NPX was introduced to NPM in July 2017 (in version 5.2) and since then it has been very popular. It shouldn’t be a surprise, because
npx is a very powerful and useful command. Despite this, people are still often confused
NPX vs NPM – what are the differences?
npx is a command to execute this package without installing it. Undeneah
npx is looking if the package is installed globally or locally and if not, it installs the package, invokes it, and then removes it from your hard drive.
Let’s assume that you want to create some React.js application. To do this you can create some directory, for example
my-awesome-app, navigate to it, and use below
npm command to create some boilerplate for your app:
npm install create-react-app
This command will download
create-react-app package to
node_modules directory, and use it to create a boilerplate for the app. This package will be also added to
On other hand, you can use below
npx command to just execute
create-react-app in any directory, without installing it and adding it as a
npx create-react-app my-awesome-app
The result of this command will be almost the same, but when you use
create-react-app package will not be installed as a dependency.
Some other example may be great NPM package used to kill process running on specific port number. When your application is using some specific port number, for example
3000, and you closed terminal in the incorrect way, you can use kill-port package to easily kill this process. Instead of installing this package globally in your system, you can use
npx command to execute this package only for this one specific task:
npx kill-port 3000
It’s simple right? And everything without installing this NPM package on your hard drive.
Why NPX was introduced?
As you probably know, NPM packages can be installed globally and added to
PATH to be easily invocable through simple commands in terminal. For example, if we have installed
create-react-app, instead of invoking executable commands like this:
node ./node_modules/create-react-app/index.js my-awesome-app
we can just use simple command added to our
There are two problems with this approach. First is maintaining the package installed globally. Often, we forgot about this, and we are using outdated packages. Second is having two independent packages installed in one environment. You may have one package installed globally on your system, and second one (in a different version) installed in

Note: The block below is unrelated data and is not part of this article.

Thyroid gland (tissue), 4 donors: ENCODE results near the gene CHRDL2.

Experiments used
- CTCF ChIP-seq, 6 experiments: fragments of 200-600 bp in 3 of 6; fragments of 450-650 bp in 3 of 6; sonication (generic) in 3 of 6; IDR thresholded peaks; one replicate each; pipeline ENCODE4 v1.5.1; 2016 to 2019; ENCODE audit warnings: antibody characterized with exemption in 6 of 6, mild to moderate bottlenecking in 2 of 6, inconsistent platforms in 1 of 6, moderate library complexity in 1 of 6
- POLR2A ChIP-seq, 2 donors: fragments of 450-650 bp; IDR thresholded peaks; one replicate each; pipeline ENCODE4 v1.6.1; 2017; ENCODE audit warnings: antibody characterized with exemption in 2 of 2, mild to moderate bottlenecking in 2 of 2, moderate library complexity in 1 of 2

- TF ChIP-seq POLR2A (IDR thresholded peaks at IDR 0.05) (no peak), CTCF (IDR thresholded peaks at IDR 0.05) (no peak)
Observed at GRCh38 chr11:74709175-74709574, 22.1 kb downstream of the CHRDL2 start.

node_modules directory of some specific application. This may cause version conflicts. On another hand, if we install packages only in
node_modules directory, then we loose possibility to easily use their executable commands in terminal.
npx comes to the rescue. We can take profit with simple executable commands, without installing packages globally.
npx create-react-app my-awesome-app
For what more we can use NPX?
There are several ways to use
npx command, not only for executing some funny packages without installing it 🐮:
npx cowsay NerdAnswers -g
Thanks to NPX you can easily test two different versions of some packages:
npx firstname.lastname@example.org my-awsome-app // or npx create-react-app@latest my-awsome-app
You can also execute code directly from GitHub repository, but you need to be very careful here, to not execute some malicious code. Below code will run Github Gist code that prints a message in the console:
I hope I helped you understand the main differences between NPX and NPM. While both NPX and NPM are essential tools in the Node.js ecosystem, they serve different purposes. NPX is mainly used to execute packages without installing them globally, while NPM is used to manage and install packages globally or locally within a project. Understanding the differences between these two tools can help you choose the right tool for the job and streamline your development process.